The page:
An 18-year old British hacker is set to be sentenced for carrying out and abetting hundreds of Distributed Denial of Service (DDoS) attacks around the world.
Jack Chappel used to sell DDoS software to other hackers to help them vandalise popular websites owned by large businesses.
Chappel, a resident of Stockport in Greater Manchester, was arrested in late July for launching and helping other hackers launch DDoS attacks on a large number of websites across the globe, including many in his own country.
The DDoS software that he created was used to crash websites by flooding them with large volumes of data. His targets included websites belonging to NatWest bank, Amazon, the BBC, O2, BT, the NCA, EE, Sprint, T-Mobile, Verizon, Netflix and the Massachusetts Institute of Technology, among others.
Chappel had pled guilty to a number of Computer Misuse Act offences that were perpetrated between May 1, 2015 and April 30, 2016. He also admitted to running a website vDos-s.com using which he offered subscription packages for DDoS software. Hackers could choose from Bronze, Silver, Gold and VIP hack packages, depending on the scale of damage they intended to wreck on targeted websites.
Chappel's most well-known personal exploit was a DDoS attack on NatWest Bank's website in 2015 which shut down the website for around 50 minutes and disrupted operations. He also conspired with another hacker Yarden Bidani to launch DDoS attacks on Pornhub, the National Crime Agency, Netflix and the BBC.
The list of DDoS attacks that Chappel, now a 19-year-old, launched himself and helped others launch within a relatively short period of time shows how he turned his skills into a full-time cyber crime stint. Even though he never stole sensitive customer data from any of the firms that he attacked, he made a lot of money by monetising his DDoS software creations.
Back in April, a 20-year old hacker named Adam Mudd was jailed for 2 years for orchestrating as many as 1.7 million cyber-attacks on the likes of Xbox Live, Minecraft and TeamSpeak. He admitted to creating a software named Titanium Stresser using which he launched as many as 600 DDoS cyber-attacks on 181 victims.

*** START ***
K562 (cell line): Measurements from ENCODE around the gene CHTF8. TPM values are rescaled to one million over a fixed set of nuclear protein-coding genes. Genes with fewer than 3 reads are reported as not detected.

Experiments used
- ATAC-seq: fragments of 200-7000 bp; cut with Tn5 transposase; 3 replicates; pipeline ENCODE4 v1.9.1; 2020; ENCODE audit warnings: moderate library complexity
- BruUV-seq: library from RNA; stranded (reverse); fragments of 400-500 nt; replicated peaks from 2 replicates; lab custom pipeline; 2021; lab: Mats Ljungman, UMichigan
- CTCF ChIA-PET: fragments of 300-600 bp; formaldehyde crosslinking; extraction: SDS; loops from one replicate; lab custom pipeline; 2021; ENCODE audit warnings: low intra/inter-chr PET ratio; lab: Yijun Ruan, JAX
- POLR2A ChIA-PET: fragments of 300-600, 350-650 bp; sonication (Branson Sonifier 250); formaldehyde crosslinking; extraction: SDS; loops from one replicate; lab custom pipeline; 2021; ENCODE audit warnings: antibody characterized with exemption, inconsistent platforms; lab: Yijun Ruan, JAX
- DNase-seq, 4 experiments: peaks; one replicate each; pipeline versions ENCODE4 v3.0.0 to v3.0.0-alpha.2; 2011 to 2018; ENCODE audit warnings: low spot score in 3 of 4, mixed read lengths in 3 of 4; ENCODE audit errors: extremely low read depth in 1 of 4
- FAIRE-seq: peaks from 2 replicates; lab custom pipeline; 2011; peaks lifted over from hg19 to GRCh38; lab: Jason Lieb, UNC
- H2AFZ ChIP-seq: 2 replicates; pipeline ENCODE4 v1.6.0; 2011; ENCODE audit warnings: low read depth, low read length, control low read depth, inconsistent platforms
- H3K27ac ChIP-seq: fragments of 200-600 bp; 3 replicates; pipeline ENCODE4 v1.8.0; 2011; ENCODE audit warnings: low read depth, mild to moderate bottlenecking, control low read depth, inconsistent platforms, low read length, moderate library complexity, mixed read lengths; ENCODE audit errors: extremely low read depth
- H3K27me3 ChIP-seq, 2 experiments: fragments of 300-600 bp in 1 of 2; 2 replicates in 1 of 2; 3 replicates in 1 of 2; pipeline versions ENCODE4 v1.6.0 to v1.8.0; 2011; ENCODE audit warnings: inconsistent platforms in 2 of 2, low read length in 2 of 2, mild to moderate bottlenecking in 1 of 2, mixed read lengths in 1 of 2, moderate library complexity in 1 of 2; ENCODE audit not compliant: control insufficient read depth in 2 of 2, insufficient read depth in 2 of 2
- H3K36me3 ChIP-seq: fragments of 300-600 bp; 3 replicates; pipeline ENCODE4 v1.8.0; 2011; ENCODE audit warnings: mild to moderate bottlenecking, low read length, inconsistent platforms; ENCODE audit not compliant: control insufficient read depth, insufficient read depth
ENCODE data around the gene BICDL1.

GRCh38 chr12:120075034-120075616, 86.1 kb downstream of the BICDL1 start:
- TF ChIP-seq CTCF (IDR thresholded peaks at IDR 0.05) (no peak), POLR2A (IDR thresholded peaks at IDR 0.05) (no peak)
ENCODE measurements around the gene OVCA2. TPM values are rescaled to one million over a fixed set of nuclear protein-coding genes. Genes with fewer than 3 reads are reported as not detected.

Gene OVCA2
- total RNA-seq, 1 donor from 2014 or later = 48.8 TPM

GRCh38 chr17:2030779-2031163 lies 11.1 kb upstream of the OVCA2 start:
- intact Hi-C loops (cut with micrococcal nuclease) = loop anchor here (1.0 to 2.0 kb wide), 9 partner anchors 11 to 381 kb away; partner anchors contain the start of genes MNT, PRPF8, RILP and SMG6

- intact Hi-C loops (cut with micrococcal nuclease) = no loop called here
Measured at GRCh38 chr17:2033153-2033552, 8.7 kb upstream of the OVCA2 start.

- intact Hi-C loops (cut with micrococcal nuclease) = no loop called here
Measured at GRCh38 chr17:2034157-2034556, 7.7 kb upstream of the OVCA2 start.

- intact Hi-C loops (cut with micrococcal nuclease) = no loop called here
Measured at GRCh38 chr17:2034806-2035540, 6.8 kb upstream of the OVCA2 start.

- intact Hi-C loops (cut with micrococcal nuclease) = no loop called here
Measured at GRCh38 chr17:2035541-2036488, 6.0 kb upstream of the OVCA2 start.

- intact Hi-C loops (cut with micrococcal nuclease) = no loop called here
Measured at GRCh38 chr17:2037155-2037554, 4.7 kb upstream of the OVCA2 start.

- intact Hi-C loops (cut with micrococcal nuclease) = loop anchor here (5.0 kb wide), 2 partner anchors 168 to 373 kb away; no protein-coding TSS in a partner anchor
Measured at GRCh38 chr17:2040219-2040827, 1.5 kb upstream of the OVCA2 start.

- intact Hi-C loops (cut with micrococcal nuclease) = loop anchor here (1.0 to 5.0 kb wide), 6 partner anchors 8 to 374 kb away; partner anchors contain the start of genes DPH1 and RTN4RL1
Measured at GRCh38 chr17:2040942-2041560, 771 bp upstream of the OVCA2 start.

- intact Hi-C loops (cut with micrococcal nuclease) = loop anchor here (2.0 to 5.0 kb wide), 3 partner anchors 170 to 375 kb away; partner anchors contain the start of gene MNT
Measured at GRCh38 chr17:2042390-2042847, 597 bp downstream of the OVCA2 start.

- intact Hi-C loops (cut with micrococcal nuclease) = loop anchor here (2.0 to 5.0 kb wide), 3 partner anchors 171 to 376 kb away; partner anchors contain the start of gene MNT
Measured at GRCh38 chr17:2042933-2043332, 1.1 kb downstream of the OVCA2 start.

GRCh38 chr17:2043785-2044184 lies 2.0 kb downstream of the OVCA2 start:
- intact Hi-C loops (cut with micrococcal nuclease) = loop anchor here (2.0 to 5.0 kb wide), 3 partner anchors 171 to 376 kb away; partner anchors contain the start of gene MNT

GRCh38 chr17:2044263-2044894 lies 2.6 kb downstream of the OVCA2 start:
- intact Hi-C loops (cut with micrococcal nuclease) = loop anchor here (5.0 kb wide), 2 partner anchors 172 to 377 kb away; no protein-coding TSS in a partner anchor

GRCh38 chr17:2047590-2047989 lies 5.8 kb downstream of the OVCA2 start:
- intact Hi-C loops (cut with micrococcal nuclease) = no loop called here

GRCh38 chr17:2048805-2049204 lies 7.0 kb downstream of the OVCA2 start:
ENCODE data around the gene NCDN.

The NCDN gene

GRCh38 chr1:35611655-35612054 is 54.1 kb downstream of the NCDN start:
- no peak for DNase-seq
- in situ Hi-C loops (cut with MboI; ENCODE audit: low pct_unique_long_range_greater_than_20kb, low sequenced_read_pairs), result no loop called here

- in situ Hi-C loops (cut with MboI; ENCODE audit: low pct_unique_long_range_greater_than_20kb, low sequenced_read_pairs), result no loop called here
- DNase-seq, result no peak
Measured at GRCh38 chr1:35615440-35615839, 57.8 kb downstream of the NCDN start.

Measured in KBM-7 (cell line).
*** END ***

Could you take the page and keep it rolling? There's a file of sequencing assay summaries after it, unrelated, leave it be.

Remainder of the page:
He used to loan out the software to other hackers who used it extensively on 650,000 users including on Xbox Live and Runescape users, culminating to a total of 1.7 million hacking attempts. In just two years, Titanium Stresser earned Mudd close to £400,000 in bitcoins and cash.
The fact that teenagers are getting increasingly drawn to cyber crime hasn't escaped the attention of the National Crime Agency. The agency believes that the reason behind teenagers getting lured to committing cyber crimes is the presence of websites and forums which share cheat codes to get around computer games.
On these forums, teenagers get to learn new crafts like developing trojans, malware, and DDoS software. As such, the NCA believes that the skill barrier into cyber-crime is lower than ever and that many of them do not view such activities as crimes.
'In some cases when these individuals have been contacted via a home visit, parents and carers are frequently amazed to discover they have been engaging in illegal activity because they spend so much time in their bedrooms,' said a report released by the agency.
The NCA aims to draw away teenagers from the world of cyber-crimes by offering legal and attractive alternatives, educating them about the risks of getting caught and helping them channelize their talents to tackling cyber crime itself.
Image source: Daily Mail